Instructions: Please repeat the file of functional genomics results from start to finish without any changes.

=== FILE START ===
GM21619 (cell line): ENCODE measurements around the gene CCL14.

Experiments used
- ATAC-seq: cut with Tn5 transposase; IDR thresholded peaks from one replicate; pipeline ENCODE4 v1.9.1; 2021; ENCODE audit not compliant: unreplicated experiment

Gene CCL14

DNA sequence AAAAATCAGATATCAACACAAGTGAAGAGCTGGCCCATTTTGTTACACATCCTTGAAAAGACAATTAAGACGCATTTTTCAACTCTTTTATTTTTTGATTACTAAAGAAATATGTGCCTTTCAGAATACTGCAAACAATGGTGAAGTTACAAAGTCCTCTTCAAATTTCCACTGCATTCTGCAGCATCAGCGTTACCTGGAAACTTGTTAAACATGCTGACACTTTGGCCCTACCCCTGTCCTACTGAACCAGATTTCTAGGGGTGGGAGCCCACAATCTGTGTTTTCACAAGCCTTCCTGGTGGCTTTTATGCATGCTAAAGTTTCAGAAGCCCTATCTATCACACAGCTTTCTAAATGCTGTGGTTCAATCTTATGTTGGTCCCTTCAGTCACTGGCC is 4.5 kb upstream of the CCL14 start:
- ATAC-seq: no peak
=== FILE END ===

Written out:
GM21619 (cell line): ENCODE measurements around the gene CCL14.

Experiments used
- ATAC-seq: cut with Tn5 transposase; IDR thresholded peaks from one replicate; pipeline ENCODE4 v1.9.1; 2021; ENCODE audit not compliant: unreplicated experiment

Gene CCL14

DNA sequence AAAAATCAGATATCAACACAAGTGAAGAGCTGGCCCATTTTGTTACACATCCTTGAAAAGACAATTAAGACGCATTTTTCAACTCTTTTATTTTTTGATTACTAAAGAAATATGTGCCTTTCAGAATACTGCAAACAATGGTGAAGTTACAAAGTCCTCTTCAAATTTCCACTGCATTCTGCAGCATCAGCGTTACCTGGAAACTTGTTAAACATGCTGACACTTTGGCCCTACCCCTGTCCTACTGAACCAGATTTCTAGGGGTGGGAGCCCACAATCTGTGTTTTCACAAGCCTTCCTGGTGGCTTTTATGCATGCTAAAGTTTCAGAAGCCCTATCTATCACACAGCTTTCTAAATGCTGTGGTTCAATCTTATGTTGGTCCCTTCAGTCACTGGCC is 4.5 kb upstream of the CCL14 start:
- ATAC-seq: no peak